The traditional in-person teaching approach to training VIA, and thermal ablation skills requires access to courses, trainers, expensive mannequins, and costly thermal ablation devices.[14] The WHO recommends using the ZOE® Gynecological Skills Trainer, which costs $2,695 USD.[14][15] One FDA-approved thermocoagulator device costs ̩$1,500 USD.[16]

This module is designed to reach and support as many nurses, midwives, clinical officers, and medical officers in LMICs as possible. This self-assessed module does not require access to training centers, course workshops, teachers, expensive mannequins, or costly thermal ablation devices.

The Gynecologic Simulator is made out of locally available, inexpensive materials.

The VIA Positive Nulliparous and Parous Cervix Models provide a higher fidelity, hygienic, and humane training alternative to using animal meat products which makes them suitable for the 1.2 billion followers of Hinduism, over 520 million followers of Buddhism, 4.5 million followers of Jainism, and ethical vegans who refrain from using any animal products.[17][18][19][20] No animal should be harmed from using this training module in accordance with the principles of ahimsa (non-violence or non-injury to all living beings), no killing of any living being under the Right Action Factor of The Eightfold Path of Buddhism, and the recognition of consciousness of all mammals outlined in The Cambridge Declaration on Consciousness.[18][19][21][22]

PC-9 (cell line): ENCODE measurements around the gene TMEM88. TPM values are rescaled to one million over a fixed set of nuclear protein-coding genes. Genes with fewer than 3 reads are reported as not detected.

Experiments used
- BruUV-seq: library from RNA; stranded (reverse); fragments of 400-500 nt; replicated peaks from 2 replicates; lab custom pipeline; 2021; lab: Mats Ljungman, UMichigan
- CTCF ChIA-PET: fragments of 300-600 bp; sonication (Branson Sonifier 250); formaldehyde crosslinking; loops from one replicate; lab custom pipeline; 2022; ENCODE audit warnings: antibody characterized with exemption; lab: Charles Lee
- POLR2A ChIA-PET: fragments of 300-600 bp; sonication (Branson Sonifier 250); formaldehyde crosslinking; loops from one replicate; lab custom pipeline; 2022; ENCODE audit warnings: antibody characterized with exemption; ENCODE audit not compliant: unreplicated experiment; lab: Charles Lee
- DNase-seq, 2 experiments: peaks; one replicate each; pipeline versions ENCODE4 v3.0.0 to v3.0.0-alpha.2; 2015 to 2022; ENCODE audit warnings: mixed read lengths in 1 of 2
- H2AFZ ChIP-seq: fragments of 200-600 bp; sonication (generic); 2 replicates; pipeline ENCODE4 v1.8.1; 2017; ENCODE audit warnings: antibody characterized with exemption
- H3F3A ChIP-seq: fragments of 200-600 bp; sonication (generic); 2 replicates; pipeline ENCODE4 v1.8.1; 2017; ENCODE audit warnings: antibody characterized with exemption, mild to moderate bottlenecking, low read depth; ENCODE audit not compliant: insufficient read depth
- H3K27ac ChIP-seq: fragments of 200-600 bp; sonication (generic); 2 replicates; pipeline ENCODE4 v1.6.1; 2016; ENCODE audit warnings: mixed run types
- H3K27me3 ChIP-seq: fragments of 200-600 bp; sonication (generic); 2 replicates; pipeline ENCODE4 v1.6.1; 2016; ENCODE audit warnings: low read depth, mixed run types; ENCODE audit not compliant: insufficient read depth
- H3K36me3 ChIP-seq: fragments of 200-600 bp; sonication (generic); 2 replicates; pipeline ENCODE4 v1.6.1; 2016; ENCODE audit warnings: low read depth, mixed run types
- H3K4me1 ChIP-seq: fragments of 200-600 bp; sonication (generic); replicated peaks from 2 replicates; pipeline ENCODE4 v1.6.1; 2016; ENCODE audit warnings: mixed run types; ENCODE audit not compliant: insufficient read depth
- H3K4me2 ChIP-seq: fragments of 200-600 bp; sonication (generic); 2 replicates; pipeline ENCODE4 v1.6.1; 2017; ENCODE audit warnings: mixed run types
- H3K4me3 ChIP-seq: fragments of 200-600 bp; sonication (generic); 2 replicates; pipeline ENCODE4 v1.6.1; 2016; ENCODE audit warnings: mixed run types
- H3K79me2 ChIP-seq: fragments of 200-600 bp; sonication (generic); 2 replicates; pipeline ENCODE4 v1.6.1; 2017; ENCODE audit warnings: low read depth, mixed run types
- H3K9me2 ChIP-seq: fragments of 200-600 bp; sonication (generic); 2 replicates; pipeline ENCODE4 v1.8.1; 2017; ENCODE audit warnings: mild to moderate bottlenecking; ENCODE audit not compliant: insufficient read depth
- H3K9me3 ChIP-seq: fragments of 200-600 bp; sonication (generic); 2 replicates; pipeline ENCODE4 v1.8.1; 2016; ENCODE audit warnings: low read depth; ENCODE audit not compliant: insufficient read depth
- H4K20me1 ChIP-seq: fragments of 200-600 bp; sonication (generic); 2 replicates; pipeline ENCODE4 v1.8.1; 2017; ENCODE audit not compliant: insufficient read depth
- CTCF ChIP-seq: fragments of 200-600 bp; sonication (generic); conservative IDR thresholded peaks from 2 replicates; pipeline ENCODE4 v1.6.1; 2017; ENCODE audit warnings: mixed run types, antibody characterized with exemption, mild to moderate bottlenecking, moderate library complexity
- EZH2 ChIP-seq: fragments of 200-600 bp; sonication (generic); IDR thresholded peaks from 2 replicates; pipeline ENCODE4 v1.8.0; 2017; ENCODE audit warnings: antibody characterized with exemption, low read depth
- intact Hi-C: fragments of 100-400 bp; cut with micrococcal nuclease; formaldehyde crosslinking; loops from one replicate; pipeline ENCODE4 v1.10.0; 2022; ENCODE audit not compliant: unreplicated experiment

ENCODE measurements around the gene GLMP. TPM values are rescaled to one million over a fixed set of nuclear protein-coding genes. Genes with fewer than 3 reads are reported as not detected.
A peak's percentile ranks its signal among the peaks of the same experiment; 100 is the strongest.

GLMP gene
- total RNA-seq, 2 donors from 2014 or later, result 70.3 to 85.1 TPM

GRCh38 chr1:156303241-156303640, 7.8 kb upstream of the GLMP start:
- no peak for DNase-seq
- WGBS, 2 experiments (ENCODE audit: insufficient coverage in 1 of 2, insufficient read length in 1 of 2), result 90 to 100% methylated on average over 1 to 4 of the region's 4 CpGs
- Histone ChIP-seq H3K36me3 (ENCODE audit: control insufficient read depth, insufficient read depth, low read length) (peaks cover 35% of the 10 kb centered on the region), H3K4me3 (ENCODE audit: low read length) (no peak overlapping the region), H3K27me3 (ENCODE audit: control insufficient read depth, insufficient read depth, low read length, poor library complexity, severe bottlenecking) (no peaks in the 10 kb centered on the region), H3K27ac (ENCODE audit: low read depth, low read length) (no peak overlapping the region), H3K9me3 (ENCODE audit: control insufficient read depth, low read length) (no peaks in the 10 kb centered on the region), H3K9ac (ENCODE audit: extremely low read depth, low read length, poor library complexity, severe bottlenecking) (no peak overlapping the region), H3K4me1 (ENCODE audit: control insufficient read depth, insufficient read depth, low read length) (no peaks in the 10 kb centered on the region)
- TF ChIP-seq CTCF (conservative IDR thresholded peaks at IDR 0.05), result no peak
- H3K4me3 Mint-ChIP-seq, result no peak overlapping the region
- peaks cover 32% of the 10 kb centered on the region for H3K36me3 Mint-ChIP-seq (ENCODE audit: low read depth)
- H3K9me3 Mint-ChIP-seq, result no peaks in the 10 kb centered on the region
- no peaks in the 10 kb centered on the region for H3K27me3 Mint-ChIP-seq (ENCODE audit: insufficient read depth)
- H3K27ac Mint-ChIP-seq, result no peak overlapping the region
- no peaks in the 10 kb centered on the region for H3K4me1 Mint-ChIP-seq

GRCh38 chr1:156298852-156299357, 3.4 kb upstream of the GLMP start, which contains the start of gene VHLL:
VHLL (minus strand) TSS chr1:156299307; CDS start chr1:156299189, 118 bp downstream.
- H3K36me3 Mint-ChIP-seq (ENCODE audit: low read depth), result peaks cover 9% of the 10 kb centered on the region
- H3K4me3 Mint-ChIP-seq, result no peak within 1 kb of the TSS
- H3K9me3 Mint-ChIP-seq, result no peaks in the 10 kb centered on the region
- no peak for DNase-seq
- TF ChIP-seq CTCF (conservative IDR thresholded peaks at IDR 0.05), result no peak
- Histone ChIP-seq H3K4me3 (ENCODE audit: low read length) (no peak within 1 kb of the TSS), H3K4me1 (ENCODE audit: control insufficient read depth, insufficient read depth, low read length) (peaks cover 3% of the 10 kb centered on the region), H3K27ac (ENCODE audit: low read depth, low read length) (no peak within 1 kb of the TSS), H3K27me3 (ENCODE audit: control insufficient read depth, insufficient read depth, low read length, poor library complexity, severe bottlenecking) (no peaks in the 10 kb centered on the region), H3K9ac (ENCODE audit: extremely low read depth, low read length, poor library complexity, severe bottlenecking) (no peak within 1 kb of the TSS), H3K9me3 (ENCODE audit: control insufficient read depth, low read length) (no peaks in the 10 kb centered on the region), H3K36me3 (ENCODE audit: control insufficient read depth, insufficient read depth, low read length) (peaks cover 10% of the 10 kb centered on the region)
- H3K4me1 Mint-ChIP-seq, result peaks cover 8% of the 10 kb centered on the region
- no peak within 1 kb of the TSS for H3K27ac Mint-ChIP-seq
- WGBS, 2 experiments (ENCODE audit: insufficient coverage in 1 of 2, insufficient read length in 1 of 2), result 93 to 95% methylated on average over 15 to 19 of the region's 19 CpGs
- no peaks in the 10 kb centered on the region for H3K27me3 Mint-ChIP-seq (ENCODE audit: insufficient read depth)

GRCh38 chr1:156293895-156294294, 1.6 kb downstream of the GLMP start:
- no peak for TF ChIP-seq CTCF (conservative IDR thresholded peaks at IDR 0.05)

The Thermocoagulator Simulator is made using readily available, low cost materials and a smartphone.

Our innovative Thermocoagulator Simulator Mobile App, programmed in MIT App Inventor by Jude Barnabas, an Ugandan Medical Maker, simulates the Liger Medical HTU-110 Thermocoagulator™ user interface, light illumination feature, and sounds heard during thermal ablation. This mobile app also uses the cellphone's camera to allow the user to take pre- and post-treatment photos of the cervix for the self-assessment framework.